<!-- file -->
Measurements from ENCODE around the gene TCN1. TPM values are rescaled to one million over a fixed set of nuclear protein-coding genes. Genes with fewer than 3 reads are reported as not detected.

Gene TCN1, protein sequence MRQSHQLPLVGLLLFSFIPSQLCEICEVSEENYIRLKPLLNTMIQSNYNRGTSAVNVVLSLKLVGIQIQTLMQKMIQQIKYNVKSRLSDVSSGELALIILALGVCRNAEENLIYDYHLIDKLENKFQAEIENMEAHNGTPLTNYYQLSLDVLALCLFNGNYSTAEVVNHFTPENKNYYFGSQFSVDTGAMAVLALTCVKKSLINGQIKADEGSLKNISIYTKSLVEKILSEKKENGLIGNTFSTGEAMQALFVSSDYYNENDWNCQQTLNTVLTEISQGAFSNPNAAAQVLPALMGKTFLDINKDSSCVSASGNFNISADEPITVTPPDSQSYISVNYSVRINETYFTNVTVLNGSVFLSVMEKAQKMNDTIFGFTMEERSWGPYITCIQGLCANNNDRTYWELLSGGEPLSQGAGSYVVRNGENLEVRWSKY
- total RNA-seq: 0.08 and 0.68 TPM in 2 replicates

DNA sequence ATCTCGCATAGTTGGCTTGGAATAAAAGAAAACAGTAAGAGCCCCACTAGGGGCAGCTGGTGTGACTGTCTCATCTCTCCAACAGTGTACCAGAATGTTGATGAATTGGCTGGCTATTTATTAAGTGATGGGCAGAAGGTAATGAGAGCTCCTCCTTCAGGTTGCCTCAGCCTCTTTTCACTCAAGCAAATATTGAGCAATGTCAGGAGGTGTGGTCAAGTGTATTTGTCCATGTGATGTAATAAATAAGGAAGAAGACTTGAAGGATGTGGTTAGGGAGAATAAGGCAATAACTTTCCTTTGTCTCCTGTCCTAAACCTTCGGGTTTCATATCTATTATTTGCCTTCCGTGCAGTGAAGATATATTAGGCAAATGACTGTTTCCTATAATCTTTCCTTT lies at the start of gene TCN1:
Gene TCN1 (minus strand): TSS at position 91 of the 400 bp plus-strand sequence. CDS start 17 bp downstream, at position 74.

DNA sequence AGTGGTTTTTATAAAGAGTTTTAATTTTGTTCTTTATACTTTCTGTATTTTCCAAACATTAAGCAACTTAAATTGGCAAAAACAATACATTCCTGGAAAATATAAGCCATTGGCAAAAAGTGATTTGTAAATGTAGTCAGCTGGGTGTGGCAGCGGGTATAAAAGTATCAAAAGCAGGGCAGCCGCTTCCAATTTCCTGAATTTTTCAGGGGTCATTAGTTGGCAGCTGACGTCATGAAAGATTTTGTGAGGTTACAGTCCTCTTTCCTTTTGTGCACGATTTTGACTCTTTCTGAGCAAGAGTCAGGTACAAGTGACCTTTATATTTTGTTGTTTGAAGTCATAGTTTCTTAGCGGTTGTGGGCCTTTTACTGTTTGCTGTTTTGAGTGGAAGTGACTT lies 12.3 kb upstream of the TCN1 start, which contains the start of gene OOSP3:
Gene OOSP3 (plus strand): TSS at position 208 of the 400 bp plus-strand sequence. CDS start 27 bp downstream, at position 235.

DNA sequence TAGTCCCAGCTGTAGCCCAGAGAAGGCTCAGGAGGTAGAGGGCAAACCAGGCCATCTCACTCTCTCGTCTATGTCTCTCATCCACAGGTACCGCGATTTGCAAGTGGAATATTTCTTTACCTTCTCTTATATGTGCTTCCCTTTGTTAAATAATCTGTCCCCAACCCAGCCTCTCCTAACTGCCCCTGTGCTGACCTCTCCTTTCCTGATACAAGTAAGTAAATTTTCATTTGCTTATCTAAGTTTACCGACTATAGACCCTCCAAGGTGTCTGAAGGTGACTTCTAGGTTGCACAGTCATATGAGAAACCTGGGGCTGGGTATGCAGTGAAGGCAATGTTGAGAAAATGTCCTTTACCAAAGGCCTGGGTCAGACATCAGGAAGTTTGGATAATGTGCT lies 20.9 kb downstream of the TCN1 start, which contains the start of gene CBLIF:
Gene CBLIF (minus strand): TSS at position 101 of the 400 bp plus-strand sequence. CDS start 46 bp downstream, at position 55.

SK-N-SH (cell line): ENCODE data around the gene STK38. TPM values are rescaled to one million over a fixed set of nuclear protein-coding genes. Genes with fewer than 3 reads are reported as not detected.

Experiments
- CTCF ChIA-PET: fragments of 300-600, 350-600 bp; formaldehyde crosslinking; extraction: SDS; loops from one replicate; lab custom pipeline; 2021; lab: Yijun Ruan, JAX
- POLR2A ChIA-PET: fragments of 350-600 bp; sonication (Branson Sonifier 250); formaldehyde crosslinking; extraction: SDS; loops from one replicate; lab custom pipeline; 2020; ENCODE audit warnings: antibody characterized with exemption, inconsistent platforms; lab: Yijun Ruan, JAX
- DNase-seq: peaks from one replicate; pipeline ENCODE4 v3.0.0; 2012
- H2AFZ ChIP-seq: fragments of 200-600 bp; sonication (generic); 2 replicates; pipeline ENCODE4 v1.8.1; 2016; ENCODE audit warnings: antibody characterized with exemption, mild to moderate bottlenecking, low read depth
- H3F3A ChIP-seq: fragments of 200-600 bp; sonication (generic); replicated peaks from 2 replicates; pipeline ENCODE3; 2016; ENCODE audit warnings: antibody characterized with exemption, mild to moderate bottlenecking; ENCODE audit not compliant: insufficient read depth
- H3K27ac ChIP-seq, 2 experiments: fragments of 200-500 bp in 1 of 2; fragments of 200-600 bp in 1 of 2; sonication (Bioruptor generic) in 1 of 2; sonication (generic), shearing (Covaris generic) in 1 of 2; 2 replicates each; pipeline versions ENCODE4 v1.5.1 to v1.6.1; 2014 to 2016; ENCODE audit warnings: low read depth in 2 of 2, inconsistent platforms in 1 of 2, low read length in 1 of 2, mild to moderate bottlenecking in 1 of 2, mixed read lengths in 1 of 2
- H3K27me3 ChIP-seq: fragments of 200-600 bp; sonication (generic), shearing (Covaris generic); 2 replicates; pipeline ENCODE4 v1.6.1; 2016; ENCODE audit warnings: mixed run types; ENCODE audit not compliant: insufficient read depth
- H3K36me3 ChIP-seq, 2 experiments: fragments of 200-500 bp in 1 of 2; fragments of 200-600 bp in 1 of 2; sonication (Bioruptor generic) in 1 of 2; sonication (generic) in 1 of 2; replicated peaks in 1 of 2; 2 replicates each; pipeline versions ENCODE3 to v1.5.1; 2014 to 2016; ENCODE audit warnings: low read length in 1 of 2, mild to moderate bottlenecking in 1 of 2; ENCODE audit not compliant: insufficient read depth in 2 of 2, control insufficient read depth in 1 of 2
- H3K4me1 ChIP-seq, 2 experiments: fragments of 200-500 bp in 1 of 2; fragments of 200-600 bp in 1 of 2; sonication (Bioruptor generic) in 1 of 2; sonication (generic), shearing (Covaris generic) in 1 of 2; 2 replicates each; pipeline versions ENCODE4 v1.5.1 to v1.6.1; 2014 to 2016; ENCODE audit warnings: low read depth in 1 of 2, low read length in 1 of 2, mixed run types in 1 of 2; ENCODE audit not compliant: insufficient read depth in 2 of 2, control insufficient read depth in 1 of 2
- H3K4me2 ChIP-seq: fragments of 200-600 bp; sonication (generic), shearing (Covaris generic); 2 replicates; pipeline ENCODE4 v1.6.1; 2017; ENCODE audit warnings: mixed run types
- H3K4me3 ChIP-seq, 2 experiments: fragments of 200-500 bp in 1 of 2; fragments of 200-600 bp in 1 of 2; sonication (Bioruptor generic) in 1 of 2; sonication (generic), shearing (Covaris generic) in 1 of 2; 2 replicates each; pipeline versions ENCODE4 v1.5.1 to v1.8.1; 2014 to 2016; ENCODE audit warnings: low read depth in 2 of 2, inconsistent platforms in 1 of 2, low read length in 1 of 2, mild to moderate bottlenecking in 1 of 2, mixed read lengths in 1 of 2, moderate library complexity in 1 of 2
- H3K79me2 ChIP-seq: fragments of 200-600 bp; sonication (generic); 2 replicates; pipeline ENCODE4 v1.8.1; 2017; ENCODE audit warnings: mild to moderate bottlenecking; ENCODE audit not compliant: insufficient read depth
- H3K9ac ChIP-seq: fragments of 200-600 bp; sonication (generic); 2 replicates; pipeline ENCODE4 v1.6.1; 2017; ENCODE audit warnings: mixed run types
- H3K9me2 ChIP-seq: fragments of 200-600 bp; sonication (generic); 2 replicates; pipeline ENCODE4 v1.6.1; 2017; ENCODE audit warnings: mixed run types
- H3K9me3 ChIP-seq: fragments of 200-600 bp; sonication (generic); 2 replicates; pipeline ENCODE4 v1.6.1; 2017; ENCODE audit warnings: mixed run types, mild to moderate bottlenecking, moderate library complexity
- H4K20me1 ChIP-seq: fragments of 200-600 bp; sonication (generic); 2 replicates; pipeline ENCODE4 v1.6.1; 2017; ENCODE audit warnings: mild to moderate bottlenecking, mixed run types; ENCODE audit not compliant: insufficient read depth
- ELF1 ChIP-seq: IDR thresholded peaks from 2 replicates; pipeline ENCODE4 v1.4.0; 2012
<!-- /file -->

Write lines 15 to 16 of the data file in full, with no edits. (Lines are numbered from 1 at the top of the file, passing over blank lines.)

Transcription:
- H2AFZ ChIP-seq: fragments of 200-600 bp; sonication (generic); 2 replicates; pipeline ENCODE4 v1.8.1; 2016; ENCODE audit warnings: antibody characterized with exemption, mild to moderate bottlenecking, low read depth
- H3F3A ChIP-seq: fragments of 200-600 bp; sonication (generic); replicated peaks from 2 replicates; pipeline ENCODE3; 2016; ENCODE audit warnings: antibody characterized with exemption, mild to moderate bottlenecking; ENCODE audit not compliant: insufficient read depth